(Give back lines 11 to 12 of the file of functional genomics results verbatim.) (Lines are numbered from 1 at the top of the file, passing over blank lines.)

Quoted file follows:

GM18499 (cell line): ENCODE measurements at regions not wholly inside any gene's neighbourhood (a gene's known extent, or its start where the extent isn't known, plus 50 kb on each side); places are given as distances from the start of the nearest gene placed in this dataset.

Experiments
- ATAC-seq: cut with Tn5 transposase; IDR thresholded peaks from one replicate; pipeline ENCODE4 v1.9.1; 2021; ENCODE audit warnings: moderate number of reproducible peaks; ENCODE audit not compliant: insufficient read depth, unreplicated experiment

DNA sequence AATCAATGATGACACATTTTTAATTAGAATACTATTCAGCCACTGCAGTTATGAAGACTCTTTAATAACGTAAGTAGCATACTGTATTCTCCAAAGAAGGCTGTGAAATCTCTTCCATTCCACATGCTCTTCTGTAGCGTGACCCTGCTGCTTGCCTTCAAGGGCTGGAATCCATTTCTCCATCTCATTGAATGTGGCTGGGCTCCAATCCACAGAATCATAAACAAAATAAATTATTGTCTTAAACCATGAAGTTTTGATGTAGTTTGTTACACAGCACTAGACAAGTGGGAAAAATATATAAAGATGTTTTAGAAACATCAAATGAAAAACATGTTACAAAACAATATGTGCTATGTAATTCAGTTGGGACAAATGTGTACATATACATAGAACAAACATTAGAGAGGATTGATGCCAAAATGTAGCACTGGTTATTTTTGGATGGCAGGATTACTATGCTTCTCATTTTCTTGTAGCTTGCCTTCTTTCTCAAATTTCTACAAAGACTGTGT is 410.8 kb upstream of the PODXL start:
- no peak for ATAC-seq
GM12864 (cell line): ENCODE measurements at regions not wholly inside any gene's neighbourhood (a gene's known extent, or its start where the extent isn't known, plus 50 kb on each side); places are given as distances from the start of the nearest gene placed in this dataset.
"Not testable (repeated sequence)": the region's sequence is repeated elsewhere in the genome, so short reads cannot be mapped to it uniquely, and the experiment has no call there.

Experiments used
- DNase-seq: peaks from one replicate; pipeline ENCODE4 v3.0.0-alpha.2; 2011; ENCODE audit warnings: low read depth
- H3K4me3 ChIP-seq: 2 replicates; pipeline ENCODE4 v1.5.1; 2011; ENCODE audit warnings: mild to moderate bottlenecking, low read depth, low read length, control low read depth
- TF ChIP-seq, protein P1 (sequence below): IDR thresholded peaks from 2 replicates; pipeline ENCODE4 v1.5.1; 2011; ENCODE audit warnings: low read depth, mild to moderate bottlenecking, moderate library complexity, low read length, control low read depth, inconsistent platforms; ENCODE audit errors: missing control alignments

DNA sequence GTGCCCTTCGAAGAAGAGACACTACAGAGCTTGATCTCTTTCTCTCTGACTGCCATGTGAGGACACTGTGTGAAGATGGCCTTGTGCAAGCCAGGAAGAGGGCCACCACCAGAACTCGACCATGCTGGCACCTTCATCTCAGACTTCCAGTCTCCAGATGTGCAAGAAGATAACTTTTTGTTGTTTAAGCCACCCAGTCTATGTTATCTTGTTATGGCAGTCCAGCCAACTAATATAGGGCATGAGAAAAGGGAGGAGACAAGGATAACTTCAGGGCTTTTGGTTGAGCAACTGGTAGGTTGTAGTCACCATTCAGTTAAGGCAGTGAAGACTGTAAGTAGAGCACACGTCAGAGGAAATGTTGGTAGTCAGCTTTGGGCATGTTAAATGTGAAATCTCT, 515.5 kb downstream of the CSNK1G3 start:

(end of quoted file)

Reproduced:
- TF ChIP-seq, protein P1 (sequence below): IDR thresholded peaks from 2 replicates; pipeline ENCODE4 v1.5.1; 2011; ENCODE audit warnings: low read depth, mild to moderate bottlenecking, moderate library complexity, low read length, control low read depth, inconsistent platforms; ENCODE audit errors: missing control alignments

DNA sequence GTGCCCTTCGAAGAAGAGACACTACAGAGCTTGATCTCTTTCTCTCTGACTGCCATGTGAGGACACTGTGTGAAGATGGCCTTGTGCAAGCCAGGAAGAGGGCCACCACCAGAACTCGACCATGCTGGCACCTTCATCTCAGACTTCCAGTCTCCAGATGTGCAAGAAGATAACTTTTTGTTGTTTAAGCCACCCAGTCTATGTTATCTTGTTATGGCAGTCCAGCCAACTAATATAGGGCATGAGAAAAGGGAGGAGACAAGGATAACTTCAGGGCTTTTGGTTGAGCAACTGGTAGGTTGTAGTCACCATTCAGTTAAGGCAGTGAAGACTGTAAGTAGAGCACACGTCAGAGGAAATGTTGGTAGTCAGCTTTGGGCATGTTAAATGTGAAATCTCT, 515.5 kb downstream of the CSNK1G3 start: